May 13, 2018 / 12:04 AM / 5 months ago

Simpson shows no quarter, leads Players by seven strokes

Webb Simpson started the third round at The Players Championship with a five-stroke lead over the best field in professional golf and played fearlessly to expand that advantage to seven strokes while all but lulling to sleep the competition after 54 holes.

May 12, 2018; Ponte Vedra Beach, FL, USA; Webb Simpson plays a shot from a bunker on the 18th hole during the third round of The Players Championship golf tournament at TPC Sawgrass - Stadium Course. Mandatory Credit: Jasen Vinlove-USA TODAY Sports

Every other golfer will be playing for second on Sunday after Simpson fired a 4-under 68 on Saturday to finish at 19-under-par 197 after three rounds on the Players Course at TPC Sawgrass in Ponte Vedra Beach, Fla.

Danny Lee of Australia is in second at 12-under 204 after a 70 on Saturday, and world No. 1 Dustin Johnson fired a 69 to finish alone in third at 206. Jason Dufner (66), Jimmy Walker (70), reigning Rookie of the Year Xander Schauffele (71), Australia’s Jason Day (71) and Charl Schwartzel of South Africa are tied for fourth another stroke back at 207.

If Simpson needs proof that he will still have some work to do in the final round, all he needs to remember is what happened to Czechoslovakian golfer Alex Cejka in this tournament in 2009. Cejka took a five-shot lead into the final round and shot a 42 on the front nine on the way to a 79 and an eight-stroke loss to Sweden’s Henrik Stenson.

But Simpson can be buoyed by the fact that no one has ever lost a seven-stroke final-round lead in the history of the PGA Tour.

Simpson’s three-day total tied the previous 54-hole record total in this tournament as established by Australian Greg Norman in 1994. The Great White Shark went on to post 24 under in his victory that year, a number that is certainly within reach for Simpson with the way he’s been playing this week.

“I was pretty satisfied with the round,” Simpson said. “It was a different feeling (from his round on Friday). Today was a little more of about survival. I missed a bunch of birdies but I come away pretty happy with the way I played.”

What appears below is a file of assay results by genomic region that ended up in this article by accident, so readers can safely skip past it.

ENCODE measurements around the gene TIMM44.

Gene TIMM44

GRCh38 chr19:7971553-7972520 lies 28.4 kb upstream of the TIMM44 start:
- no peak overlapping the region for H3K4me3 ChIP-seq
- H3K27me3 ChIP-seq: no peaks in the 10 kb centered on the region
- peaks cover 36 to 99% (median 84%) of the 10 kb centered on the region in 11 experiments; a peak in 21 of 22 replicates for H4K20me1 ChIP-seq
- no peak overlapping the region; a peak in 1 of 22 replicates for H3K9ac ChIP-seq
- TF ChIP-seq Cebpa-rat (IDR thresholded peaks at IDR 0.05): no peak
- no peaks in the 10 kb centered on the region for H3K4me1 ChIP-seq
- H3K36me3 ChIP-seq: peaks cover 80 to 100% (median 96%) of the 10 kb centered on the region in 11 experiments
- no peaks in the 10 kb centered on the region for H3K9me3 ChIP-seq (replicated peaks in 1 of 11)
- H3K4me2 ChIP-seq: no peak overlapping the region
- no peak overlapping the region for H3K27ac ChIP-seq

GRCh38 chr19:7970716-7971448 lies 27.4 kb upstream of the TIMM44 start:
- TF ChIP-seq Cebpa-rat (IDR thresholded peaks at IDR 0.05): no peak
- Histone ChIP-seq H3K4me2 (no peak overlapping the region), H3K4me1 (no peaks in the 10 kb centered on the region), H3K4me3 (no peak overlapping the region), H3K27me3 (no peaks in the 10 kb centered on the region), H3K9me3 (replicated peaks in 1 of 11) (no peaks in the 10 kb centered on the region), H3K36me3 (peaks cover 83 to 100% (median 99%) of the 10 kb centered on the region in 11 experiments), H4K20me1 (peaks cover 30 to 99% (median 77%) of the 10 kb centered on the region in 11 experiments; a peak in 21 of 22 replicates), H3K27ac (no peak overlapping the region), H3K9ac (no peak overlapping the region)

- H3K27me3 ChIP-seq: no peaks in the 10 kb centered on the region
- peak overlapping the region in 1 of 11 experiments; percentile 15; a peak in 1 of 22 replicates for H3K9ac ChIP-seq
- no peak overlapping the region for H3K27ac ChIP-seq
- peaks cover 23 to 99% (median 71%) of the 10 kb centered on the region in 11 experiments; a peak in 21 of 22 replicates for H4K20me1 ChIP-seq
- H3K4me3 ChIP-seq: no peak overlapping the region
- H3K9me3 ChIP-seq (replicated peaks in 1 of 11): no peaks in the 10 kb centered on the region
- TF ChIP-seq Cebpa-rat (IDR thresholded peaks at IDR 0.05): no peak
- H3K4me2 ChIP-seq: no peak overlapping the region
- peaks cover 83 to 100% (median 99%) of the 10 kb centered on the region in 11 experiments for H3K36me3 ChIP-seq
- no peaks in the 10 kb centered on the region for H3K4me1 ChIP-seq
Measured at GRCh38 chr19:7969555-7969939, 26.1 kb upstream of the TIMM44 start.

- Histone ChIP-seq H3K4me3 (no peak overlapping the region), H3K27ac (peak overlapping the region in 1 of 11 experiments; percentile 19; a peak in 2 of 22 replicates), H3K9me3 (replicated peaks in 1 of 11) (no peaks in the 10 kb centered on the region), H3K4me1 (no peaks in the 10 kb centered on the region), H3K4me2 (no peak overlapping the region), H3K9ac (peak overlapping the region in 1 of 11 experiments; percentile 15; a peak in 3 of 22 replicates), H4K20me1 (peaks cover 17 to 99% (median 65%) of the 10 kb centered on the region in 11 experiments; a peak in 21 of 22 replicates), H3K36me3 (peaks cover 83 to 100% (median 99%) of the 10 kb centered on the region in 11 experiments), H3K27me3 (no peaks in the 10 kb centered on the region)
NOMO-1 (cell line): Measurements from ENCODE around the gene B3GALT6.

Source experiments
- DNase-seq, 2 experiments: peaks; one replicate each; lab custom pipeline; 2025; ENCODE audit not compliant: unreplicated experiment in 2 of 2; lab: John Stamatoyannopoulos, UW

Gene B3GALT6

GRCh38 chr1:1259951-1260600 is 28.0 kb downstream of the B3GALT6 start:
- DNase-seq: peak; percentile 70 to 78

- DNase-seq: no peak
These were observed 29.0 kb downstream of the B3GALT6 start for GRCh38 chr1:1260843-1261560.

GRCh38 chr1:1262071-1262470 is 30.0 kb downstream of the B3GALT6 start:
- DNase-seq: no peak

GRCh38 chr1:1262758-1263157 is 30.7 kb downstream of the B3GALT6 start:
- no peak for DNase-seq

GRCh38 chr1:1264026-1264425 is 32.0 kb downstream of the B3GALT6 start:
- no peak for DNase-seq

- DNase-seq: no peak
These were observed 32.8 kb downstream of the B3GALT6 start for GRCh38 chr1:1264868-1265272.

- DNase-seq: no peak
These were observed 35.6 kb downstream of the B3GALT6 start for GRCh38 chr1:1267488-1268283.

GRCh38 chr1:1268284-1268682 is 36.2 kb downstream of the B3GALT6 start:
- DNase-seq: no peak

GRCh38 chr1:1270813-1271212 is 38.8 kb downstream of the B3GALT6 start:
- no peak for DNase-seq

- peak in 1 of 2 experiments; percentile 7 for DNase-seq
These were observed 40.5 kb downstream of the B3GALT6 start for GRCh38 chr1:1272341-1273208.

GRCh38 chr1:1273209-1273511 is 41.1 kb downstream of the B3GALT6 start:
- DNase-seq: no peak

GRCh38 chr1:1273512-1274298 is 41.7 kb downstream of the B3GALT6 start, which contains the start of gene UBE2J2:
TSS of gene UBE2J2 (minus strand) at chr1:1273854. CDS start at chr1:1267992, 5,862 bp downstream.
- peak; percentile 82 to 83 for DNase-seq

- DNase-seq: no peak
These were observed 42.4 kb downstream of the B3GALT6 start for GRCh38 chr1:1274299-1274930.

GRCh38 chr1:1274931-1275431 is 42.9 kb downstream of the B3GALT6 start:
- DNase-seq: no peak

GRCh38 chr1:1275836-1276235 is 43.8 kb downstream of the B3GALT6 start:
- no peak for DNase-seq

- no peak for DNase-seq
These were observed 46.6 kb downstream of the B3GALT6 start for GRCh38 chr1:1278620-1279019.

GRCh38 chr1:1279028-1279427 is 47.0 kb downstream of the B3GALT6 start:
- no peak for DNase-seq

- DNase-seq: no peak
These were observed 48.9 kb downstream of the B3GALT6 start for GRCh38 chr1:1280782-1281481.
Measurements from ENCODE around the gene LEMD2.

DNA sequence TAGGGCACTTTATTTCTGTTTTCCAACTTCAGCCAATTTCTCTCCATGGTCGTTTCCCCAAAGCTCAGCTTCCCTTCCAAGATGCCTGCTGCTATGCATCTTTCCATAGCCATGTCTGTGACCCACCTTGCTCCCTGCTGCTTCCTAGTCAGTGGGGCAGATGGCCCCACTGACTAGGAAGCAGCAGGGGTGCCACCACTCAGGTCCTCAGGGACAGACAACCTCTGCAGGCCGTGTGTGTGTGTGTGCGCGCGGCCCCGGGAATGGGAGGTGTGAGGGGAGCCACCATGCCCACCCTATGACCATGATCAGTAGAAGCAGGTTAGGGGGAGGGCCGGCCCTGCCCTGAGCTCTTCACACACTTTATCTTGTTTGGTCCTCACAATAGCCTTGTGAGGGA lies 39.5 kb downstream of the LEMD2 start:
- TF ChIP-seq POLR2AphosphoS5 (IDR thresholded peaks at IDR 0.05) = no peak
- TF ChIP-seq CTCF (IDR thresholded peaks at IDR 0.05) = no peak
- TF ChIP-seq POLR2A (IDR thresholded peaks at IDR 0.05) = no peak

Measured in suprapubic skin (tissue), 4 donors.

Simpson, the 2012 U.S. Open champion, gave notice that he would give no quarter with birdies on two of the first four holes. He gave one back with a bogey on the eighth, but got it right back by birdieing the ninth. Simpson then eagled the 11th when he holed out a 99-foot bunker shot.

Simpson bogeyed the 14th with a three-putt, but got that shot back as well with a 3-foot birdied putt on the 17th, a hole he double-bogeyed in Friday’s course-record-tying round. He finished the day with a nervy 18-foot par putt on the closing hole.

“Yes, I was playing in the last group with a big lead, but I still have to hit shots and make putts,” Simpson said. “I try not to make it feel any different. And I will approach my game (on Sunday) the same way I did today. I may adjust my approach if the golf course is a little firmer, but all in all I’m just trying to repeat what I’ve done in Day 1, 2 and 3.”

The best scores in the third round came from Tiger Woods and Jordan Spieth, who each carded 65s to climb from just off the cutline to into a tie for ninth at 208, 11 shots off Simpson’s lead. They are tied at that number with Englishmen Tommy Fleetwood (68) and Ian Poulter (69), Harold Varner III (70), Matt Kuchar (71) and Patrick Cantlay (74).

Woods’ round featured eight birdies over his first 12 holes and a lone bogey at the 14th. The 65 was his lowest career score in 66 going around TPC Sawgrass. It also marked his lowest score of the season, his best since a 65 at the 2015 Wyndham Championship and his lowest score to par since the 2013 WGC-Bridgestone Invitational.

Woods admitted that after reaching 8 under through 12 holes, he felt a course-record 62 was within reach.

“Realistically, I probably could have got a couple more out of it and got to 10 for the day,” Woods said afterward. “Eventually I was going to put all the pieces together. Today, for the most part, I did that. I was just trying to shoot something in the mid-60s today, and managed to do it.”

Meanwhile, Spieth had three birdies and a bogey on the front nine, three more birdies on holes 11-13, a bogey on the 14th and three straight birdies to close the round. He was 17-for-17 on putts from 10 feet or closer.

“I’m telling you, if you don’t miss a putt inside of 15 feet, golf is pretty easy,” Spieth said after the round. “But when you are making half of them, like I was the first round, then it’s a harder game. So I felt like I had the freedom in the stroke.”

Conversely, there were also some really bad rounds on Saturday, like Zach Johnson’s 78, which included a string of four straight bogeys from holes 5-8, others on 10 and 16 and a double on the 17th. He birdied the 11th and, ultimately, the 18th.

Then there was a 79 by Canada’s Nick Taylor — who was even par for the day until a bogey on the 14th, a quadruple-bogey 7 on the 17th and a double-bogey on the closing hole — and an 81 signed for by Brendan Steele, who has seven bogeys and a double-bogey, and no birdies, on his card Saturday.

“There is a lot of time tomorrow morning, but I will be busy with packing and everything to keep myself occupied,” Simpson said. “I just want to come out ready and not feel like I’m rushed and stick to the same routine we started with on Thursday and kept throughout the week.”

That likely would be enough to grant Simpson his fifth PGA Tour victory.

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